Bar chairman warns on post-Brexit practising rights

chantal-aimee doerries

Doerries: European links “more important than ever”

The ramifications of leaving the European Union are likely to be wide-ranging and could restrict the ability of barristers to practise outside England and Wales, the chairman of the Bar Council has warned.

Chantal-Aimee Doerries QC said other post-Brexit “issues” included the VAT position on European work, employment rights and immigration matters “to mention but a few”.

Announcing the formation of a working group to review the impact of Brexit on barristers and on the jurisdiction, Ms Doerries said the Bar could not afford to be complacent and must prepare for “what the future might look like outside the European Union”.

She went on: “We will seek to inform the public debate on the issues where they affect the profession, and our justice system. We will also seek, where possible, to provide practical advice to barristers.

“The ramifications are likely to be wide-ranging. For example, issues are likely to arise in relation to the extent to which we can practise outside England & Wales (both within Europe and also beyond where our rights stem from a European trade treaty),  in relation to the VAT position concerning European work, in relation to immigration issues and in relation to employee rights to mention but a few.

“There is also the question of who the Lord Chancellor will be, and also the need to ensure that the new government is committed to our justice system, and funding publicly funded work.”

In a blog for the Bar Council website, Ms Doerries said the Bar was committed to working with its partners in Europe even if the UK was, in future, was outside the EU.

“The links which the Bar Council and the Bar have with lawyers and with Bar associations in Europe and around the rest of the world are more important than ever.

“We will look to maintain strong links for the profession in overseas markets and we will send a clear signal to our colleagues overseas that despite last week’s referendum, the Bar of England & Wales remains open for business and a partner for other Bars around the world.”

Ms Doerries said the long-term effect of Brexit on the legal services sector’s contribution to the UK economy depended “significantly” on the nature and terms of the post-Brexit relationship with the EU, and with other important markets.

“However, I am confident that London will remain a leading centre for international dispute resolution. The global legal services market has seen significant growth over the past decade as a result of increasing international trade and growth in developing economies.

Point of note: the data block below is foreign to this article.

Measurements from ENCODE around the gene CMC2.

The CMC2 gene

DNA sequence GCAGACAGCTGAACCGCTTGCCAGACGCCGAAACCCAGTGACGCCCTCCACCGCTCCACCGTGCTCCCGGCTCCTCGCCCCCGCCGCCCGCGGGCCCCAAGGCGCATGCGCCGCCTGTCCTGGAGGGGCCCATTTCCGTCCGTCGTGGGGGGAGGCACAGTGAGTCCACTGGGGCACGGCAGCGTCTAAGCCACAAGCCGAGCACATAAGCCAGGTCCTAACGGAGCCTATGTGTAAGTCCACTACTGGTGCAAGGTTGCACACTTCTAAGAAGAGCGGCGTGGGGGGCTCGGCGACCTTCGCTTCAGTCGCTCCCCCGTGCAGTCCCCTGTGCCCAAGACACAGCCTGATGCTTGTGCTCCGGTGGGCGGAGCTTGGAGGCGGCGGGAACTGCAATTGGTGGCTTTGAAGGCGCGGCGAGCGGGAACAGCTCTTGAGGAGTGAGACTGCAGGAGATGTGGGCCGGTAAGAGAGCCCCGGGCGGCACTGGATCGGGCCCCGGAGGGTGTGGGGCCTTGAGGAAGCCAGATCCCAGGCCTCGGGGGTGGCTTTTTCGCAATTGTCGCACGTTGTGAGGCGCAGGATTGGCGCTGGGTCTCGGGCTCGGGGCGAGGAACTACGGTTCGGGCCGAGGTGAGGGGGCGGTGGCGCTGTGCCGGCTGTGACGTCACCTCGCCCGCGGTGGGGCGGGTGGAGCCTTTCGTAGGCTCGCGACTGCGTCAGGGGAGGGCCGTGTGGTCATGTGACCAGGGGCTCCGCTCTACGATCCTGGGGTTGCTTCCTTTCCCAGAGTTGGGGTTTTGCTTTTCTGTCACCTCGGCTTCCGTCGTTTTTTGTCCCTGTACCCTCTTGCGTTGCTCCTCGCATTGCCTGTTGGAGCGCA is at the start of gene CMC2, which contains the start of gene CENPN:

“This has led to a growing demand for legal services. The UK currently has the largest share of the European legal services market. A substantial contribution to this is made by the continued demand by parties (from the EU and beyond) for the services UK professionals offer, both for transactional work, and, in the case of London in particular, as a venue for litigation and arbitration.”

Meanwhile a spokeswoman for the Law Society said chief executive Catherine Dixon had written to Lord Chancellor Michael Gove, offering its expertise to the government.

Ms Dixon said issues likely to come up included maintaining access to the single market, practice rights, the financial services passporting arrangements, mutual enforcement of judgments, extradition arrangements and maintaining the European Arrest Warrant.

“This is a time to work together in the national interest,” she added.


Leave a Comment

By clicking Submit you consent to Legal Futures storing your personal data and confirm you have read our Privacy Policy and section 5 of our Terms & Conditions which deals with user-generated content. All comments will be moderated before posting.

Required fields are marked *
Email address will not be published.

This site uses Akismet to reduce spam. Learn how your comment data is processed.


Clinical negligence, a changing market – part 1

The consolidation of law firms through merger and acquisition has resulted in fewer, but more sophisticated and expert clinical negligence practices.

How to set your law firm up for success in 2022

At this time of year, law firms around the country are busy strategising and implementing plans for the coming 12 months. Forward-planning is a crucial part of a firm’s success, but where to start?

Are you ready to sign a personal guarantee to secure your indemnity insurance?

Perhaps the most worrying trend we are seeing in the professional indemnity market is the increased scrutiny of the financial position of SME law firms and demand for personal guarantees.

Loading animation